Staff Review: "Grasping Mysteries: Girls Who Loved Math"
Jeannine Atkins has another excellent book to follow Finding Wonders: Three Girls Who Changed Science. The women she focuses on this time include Katherine Johnson and Vera Rubin. Each poem is a small moment in the girls’ lives. I especially love the last lines of so many of the poems. They feel hopeful and end on an upward note. “She charts what’s known in the sky, dipping a quill in ink,/recording the sizes, colors, and locations of stars/on paper that turns a brighter white as the sun rises” are the closing lines in the poem “Minding the Heavens” about Caroline Herschel. And in “The Gray Cat and the Green Chair” about Hertha Marks Ayrton, “Wrong answers point ways to right ones.”
The poetic language Atkins uses gives power to everyday moments as well as the breakthroughs in research and celebrations these women experienced: “Houskeeping/looks endless, but she starts by sweeping ashes/from the hearth, taking flint from the tinderbox./She strikes it on steel, fans the sparks.”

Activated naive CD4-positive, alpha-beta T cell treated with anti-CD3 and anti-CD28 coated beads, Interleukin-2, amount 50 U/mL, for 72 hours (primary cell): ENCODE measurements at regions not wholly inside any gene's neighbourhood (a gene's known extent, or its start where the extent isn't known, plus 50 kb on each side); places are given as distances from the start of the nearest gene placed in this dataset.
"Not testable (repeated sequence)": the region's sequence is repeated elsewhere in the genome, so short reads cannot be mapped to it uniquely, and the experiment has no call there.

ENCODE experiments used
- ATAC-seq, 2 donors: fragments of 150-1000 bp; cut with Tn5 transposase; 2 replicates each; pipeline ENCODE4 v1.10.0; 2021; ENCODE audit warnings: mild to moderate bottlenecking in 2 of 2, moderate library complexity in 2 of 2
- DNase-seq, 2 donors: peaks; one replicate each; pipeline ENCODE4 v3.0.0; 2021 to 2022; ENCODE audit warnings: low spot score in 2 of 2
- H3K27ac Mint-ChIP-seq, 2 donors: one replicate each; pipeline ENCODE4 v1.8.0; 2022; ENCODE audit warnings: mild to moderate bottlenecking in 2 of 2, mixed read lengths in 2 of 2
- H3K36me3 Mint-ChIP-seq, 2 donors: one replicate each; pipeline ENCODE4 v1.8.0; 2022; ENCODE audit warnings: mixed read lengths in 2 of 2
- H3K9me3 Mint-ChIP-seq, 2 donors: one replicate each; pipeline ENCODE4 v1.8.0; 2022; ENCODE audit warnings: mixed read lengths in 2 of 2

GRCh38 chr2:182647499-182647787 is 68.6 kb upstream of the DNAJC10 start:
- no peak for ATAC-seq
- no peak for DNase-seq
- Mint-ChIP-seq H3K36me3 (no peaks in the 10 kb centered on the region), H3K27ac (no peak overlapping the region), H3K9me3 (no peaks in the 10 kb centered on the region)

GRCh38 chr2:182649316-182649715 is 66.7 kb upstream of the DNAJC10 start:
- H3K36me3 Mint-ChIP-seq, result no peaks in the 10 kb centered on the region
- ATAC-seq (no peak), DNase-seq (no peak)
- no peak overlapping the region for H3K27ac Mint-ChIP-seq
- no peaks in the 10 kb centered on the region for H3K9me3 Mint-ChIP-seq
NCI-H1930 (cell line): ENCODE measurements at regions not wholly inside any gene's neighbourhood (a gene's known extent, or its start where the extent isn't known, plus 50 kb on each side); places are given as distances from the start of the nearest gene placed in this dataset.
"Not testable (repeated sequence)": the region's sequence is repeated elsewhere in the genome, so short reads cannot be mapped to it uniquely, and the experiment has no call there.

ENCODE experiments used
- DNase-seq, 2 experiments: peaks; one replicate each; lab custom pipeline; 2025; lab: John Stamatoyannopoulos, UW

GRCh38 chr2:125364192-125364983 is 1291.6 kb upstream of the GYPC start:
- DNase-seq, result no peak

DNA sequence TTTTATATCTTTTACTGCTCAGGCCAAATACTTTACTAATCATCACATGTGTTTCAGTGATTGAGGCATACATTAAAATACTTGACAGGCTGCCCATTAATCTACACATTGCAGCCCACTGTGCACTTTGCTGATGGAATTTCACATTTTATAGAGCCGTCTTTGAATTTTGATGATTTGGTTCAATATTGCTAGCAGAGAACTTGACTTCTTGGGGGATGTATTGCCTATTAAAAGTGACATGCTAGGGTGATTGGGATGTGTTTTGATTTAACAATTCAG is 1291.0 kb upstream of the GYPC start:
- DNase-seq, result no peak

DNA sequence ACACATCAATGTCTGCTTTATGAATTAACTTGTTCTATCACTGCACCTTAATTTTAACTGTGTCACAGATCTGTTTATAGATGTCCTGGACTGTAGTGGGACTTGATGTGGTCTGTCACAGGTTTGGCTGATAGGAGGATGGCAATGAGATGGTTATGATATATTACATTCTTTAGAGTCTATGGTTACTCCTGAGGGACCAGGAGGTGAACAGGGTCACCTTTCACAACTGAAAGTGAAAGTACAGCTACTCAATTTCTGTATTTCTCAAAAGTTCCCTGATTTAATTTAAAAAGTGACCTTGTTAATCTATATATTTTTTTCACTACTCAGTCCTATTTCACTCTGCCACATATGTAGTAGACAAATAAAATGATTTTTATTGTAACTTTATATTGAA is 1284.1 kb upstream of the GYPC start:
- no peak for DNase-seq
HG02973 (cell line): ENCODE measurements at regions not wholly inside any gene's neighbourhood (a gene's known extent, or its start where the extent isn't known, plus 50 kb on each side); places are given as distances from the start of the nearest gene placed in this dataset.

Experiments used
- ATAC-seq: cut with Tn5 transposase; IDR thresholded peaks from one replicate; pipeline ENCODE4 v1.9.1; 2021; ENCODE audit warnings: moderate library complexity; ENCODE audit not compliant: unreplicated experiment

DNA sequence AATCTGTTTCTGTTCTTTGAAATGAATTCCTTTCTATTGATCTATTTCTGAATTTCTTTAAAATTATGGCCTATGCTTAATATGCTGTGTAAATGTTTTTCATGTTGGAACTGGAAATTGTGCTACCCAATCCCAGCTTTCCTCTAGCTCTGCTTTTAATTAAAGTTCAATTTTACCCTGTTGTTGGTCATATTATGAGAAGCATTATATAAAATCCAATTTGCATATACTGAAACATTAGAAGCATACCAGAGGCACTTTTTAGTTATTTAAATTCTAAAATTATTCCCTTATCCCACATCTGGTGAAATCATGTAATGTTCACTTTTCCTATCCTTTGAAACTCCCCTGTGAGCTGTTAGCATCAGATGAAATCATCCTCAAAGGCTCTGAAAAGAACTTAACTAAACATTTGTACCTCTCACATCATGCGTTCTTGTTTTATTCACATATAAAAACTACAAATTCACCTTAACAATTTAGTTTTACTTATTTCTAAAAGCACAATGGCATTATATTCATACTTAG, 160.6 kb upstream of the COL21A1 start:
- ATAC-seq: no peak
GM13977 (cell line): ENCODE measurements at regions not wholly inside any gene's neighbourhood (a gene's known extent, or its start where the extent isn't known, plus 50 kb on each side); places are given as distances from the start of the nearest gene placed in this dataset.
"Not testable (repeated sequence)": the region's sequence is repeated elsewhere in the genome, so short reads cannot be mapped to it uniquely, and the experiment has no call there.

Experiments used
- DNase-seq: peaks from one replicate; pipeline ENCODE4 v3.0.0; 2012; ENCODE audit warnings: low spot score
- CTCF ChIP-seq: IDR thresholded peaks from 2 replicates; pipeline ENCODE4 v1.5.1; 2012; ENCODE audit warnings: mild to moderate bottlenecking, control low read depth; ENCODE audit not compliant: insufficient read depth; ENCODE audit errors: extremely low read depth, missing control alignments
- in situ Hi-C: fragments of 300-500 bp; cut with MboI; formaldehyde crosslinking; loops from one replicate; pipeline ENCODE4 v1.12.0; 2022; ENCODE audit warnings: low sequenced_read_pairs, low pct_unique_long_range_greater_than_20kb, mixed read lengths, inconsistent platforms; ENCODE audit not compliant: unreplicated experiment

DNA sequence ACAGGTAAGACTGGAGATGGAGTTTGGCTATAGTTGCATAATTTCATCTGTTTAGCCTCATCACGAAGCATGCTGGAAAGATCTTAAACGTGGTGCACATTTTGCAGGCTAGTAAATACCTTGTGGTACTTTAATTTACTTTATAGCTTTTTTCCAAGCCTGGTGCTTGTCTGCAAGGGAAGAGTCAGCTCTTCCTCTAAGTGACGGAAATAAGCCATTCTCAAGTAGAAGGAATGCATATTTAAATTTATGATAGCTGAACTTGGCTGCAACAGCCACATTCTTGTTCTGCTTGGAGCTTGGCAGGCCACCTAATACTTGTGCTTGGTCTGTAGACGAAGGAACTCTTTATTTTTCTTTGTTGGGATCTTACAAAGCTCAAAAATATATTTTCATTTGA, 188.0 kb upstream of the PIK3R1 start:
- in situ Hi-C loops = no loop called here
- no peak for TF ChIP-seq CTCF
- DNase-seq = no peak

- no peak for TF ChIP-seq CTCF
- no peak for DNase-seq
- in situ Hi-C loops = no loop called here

This book, like Finding Wonders, makes poetry out of something I usually find to be so technical and dry. It makes me see mathematics in a new light: “Math seems to set forces on paper,/still as sleeping birds just before they soar.” The sections can be read separately—but once you start, I bet you will want to read the whole book!
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